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Last updateSat, 21 Jul 2018 12am







    Saturday, July 21, 2018-8:45:20P.M.






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PSS extends deadline for free meal applications

THE Public School System’s Child Nutrition Program will continue accepting free meal program applications.

Dale Roberts, program director, said the PSS-Food and Nutrition Services office is still receiving applications from parents and guardians even though the deadline was set for Sept. 15.

“That was the last day, so guess what — more people turned in their paper in the following week. We had a steady stream of people here on Monday, Tuesday and Wednesday, all morning,” Roberts said in an interview.

He said they are also getting emails from parents and guardians.

Roberts expects to receive more applications in the next two weeks. “We are not going to settle down for probably another two weeks. After that, then we can move on and start doing another task that we can’t do right now because of the filing of applications.”

Once all the applications are turned in, Roberts said they will start verifying them. “We’ll do the math to determine the kids who are entitled to be on the free meal eligibility list.”

The U.S. Department of Agriculture allows every child who was on last year’s list to get free meals for the first 30 days of the new school year.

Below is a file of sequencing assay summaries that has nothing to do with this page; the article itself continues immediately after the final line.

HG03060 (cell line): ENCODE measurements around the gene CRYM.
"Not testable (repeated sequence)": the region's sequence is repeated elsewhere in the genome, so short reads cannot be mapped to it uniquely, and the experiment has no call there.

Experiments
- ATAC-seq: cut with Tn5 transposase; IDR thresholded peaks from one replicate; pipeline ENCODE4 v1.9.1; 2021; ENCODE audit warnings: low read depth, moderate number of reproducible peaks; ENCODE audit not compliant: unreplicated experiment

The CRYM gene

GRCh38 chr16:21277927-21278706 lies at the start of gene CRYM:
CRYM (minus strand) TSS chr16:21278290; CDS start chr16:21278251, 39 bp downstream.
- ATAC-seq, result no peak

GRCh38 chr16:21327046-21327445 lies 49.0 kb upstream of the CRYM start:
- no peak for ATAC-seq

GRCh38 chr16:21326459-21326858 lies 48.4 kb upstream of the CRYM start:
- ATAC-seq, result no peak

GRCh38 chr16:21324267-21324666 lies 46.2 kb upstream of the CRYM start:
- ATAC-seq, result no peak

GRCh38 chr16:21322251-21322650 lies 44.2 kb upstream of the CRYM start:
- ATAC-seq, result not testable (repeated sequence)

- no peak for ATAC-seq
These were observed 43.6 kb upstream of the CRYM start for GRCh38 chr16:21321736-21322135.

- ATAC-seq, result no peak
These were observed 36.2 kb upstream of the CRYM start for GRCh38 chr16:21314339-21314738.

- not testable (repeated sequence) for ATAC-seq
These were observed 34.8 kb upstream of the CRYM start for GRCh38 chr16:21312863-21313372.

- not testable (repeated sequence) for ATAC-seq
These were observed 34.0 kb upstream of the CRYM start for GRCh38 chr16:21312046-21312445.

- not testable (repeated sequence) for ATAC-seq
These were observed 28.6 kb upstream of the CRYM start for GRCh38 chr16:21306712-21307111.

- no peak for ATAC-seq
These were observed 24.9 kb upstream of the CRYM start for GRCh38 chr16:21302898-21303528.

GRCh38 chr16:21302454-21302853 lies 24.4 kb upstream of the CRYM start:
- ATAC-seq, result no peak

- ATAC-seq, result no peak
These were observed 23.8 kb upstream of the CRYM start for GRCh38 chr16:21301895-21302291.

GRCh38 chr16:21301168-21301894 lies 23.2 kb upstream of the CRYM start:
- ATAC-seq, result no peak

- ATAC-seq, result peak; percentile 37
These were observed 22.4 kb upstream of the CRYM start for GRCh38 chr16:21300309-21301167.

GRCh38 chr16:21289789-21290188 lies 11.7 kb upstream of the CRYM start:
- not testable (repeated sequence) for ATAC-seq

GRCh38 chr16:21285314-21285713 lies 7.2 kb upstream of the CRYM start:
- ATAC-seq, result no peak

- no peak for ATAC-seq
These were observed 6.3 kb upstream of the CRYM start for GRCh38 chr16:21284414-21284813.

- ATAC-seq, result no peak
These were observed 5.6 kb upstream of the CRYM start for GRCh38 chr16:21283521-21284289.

Roberts said they are overwhelmed by the number of applicants this school year. “It is difficult to figure out who are the children that should be paying or not,” he added.

Through a USDA Nutrition Assistance Grant, PSS offers free meals or at reduced prices for students.

To qualify for free meals, Roberts said, a household should have income below the limits of the Federal Income Eligibility Guidelines.

“The kids will be qualified for free meals for the whole school year. If you don’t fill out an application your child will not qualify. If you fill out an application and the income of your household is too much, we will call you and send you a letter saying you are not qualified,” Roberts said, adding that “when we get the application, we do all the math that is based on the documents given to us.”

Students not eligible for free school meals may buy a subsidized school breakfast for 50 cents and lunch for 75 cents. Additional lunch can be purchased for $3.80 at elementary schools and $4.30 at secondary schools.

“Every meal we served is subsidized by the federal government,” Roberts said. “The USDA is paying for the students’ meal. We get a federal grant every year that covers the program and the CNMI government doesn’t pay any of this. It is all federally funded.”